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EU regulators say Google must revise its privacy policy

EU regulators say Google must revise its privacy policy

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European Union Brussel Headquarters
European Union Brussel Headquarters

EU regulators have urged Google to implement changes to the way it handles user data. CNiL, an independent French watchdog concerned with data protection, today revealed the results of a probe into Google's much-maligned unified privacy policy at the same time as publishing an open letter to Google CEO Larry Page. The watchdog, which undertook the investigation on the behalf of the European Union, explained that its issues stem from Google providing its users with "incomplete or approximate information" on data collection and combination. It identified eight purposes that Google combines user data for:

  • The provision of services where the user requests the combination of data e.g. Contacts & Gmail (case 1)
  • The provision of services requested by the user but where the combination of data applies without the user’s direct knowledge e.g. search results personalization (case 2)
  • Security purposes (case 3)
  • Product development and marketing innovation purposes (case 4)
  • The provision of the Google Account (case 5)
  • Advertising purposes (case 6)
  • Analytics purposes (case 7)
  • Academic research purposes (case 8)

While the report recognizes the legality of data combination in some fields, it claims that Google is in violation of EU data protection regulation in cases 2, 4, 6, and 8 as there is "no valid consent" from users. This data combination violates the "fundamental rights and freedoms of the data subject," and if Google wants to continue collecting data in this manner it "should seek consent from the data subjects" for these specific purposes and provide additional controls for its users to manage what data Google collects.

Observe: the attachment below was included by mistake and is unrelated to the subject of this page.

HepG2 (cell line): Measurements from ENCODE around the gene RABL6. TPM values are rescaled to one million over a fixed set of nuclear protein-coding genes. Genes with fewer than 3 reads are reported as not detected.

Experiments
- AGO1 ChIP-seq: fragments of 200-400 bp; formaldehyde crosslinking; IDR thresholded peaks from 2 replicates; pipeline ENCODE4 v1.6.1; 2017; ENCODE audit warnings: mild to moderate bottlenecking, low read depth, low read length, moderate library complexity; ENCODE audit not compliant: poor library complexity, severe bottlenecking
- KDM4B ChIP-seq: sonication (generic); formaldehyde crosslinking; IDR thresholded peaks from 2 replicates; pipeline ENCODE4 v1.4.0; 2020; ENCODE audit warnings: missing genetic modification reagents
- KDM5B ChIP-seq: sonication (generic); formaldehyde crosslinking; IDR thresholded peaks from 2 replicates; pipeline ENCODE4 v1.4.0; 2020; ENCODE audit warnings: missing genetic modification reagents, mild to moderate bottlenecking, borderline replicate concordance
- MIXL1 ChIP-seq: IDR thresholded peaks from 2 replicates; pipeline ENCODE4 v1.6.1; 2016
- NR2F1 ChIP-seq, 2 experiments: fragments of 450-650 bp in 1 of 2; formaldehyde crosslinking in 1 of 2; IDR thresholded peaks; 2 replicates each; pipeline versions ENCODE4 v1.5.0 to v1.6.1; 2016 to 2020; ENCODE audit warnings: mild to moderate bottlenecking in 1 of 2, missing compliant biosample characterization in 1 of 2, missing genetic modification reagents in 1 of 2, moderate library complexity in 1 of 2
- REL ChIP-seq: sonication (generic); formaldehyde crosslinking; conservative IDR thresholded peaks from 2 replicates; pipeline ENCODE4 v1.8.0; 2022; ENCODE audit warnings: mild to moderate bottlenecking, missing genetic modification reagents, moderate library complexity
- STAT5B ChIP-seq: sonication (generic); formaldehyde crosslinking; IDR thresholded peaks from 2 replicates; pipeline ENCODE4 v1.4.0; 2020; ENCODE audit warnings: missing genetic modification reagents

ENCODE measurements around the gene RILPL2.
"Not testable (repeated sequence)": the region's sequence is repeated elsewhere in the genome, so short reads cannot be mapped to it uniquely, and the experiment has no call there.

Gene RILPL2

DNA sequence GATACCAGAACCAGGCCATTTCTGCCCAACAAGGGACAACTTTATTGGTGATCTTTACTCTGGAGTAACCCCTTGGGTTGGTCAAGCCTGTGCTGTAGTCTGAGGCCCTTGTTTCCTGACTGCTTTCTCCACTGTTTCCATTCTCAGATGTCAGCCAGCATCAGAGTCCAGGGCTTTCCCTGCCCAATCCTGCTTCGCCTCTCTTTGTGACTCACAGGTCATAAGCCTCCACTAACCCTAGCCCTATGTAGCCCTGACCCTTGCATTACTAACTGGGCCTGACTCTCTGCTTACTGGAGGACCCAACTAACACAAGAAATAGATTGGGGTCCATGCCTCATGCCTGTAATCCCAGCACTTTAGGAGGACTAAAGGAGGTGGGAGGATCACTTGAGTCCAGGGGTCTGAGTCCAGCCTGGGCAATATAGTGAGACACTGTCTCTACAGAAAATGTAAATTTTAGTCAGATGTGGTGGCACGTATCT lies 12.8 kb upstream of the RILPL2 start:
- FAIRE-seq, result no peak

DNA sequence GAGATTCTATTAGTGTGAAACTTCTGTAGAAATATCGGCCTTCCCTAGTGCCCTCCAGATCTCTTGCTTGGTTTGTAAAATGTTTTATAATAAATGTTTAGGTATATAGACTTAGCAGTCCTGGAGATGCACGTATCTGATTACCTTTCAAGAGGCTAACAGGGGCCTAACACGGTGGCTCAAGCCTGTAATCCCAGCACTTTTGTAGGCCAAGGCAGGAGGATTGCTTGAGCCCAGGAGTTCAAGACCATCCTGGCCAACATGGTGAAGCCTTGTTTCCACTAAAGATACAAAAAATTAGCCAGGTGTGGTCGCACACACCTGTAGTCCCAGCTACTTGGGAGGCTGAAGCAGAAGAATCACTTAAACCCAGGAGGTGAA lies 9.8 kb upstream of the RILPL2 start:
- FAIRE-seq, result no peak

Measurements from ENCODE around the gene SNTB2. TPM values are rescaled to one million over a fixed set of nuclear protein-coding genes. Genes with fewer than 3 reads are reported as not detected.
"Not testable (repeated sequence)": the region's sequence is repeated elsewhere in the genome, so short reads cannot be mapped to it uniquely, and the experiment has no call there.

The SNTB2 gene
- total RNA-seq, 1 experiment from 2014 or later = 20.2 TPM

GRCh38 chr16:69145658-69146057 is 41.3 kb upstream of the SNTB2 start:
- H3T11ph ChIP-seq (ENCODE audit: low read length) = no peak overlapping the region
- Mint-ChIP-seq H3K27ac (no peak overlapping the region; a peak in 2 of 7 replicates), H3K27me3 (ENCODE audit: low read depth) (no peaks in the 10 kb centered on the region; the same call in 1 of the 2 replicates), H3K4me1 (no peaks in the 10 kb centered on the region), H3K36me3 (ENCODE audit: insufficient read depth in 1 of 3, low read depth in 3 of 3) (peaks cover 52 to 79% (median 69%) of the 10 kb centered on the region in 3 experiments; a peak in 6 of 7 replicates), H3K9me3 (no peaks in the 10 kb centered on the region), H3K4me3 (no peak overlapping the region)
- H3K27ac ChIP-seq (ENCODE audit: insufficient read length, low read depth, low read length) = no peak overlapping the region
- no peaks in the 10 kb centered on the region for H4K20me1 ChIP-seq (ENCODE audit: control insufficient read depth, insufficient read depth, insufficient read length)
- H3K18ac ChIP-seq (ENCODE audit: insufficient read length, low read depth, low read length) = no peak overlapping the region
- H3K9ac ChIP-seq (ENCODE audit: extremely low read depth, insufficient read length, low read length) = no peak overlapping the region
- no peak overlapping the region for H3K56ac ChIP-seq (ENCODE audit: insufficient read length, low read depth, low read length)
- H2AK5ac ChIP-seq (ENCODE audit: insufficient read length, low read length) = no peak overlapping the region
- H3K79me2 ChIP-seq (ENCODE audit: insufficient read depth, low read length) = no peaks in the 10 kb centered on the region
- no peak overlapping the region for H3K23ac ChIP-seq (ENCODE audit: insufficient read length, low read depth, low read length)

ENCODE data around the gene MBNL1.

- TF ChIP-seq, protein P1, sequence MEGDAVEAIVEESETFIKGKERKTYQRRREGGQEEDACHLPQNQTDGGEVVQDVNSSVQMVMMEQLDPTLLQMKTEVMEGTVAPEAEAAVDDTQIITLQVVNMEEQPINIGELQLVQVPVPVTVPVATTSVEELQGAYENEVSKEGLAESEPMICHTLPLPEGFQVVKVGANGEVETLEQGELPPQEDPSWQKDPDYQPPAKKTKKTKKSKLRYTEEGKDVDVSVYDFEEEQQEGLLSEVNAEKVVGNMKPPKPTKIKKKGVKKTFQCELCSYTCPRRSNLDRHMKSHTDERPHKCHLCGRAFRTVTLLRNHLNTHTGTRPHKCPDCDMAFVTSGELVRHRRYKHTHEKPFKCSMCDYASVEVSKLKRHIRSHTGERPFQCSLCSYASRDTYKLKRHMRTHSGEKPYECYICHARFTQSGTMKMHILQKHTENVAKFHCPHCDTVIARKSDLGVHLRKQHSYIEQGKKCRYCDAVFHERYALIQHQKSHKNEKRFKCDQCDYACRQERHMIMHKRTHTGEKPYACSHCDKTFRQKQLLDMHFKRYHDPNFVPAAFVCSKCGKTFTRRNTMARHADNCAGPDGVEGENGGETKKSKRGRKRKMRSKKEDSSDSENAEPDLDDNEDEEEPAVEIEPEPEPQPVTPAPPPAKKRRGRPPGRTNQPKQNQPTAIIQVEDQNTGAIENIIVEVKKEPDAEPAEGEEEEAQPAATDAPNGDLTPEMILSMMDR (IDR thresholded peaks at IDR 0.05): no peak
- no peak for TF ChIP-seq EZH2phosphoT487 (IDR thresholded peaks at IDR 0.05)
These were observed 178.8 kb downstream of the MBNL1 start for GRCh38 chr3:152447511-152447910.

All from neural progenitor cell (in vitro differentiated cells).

Google's data combination violates users' fundamental rights and freedoms

Another area that the investigation highlighted is data retention. According to the report, Google refused to provide either a maximum or typical figure for how long it keeps user data. This led regulators to question the effectiveness of opt-out mechanisms and user deletion requests, and the watchdog has requested that Google set maximum retention periods for the data it collects.

Regulators want a partial return to Google's old privacy policy

The EU is fine with Google's unified privacy policy acting as a "general guideline" about its operations, but it wants the search giant to return to its old system, which provided specific privacy notices for each Google product. It says these product-specific privacy policies must include "simple and clear explanations" on when, why, and how location, credit card, unique device identifiers (UDIDs), and telephony data is collected, along with information on how users can opt out. It asks that Google adds a specific clause for biometric data where necessary as there is currently no mention of facial recognition in its privacy policy.

The report also notes that Google does very little to reach out to mobile users and explain what data is being collected from them, and asks that all information Google provides be adapted for mobile. In the future, it wants Google to engage with data protection authorities when it develops services that may have privacy implications.

The watchdog closes its letter to Larry Page saying its "recommendations do not seek to limit the company’s ability to innovate and improve its products, but rather to strengthen users’ trust and control, and to ensure compliance with data protection legislations and principles." It asks the CEO to respond to its letter explaining how and when it will implement the watchdog's recommendations. Google has yet to (publicly) respond to the EU's request.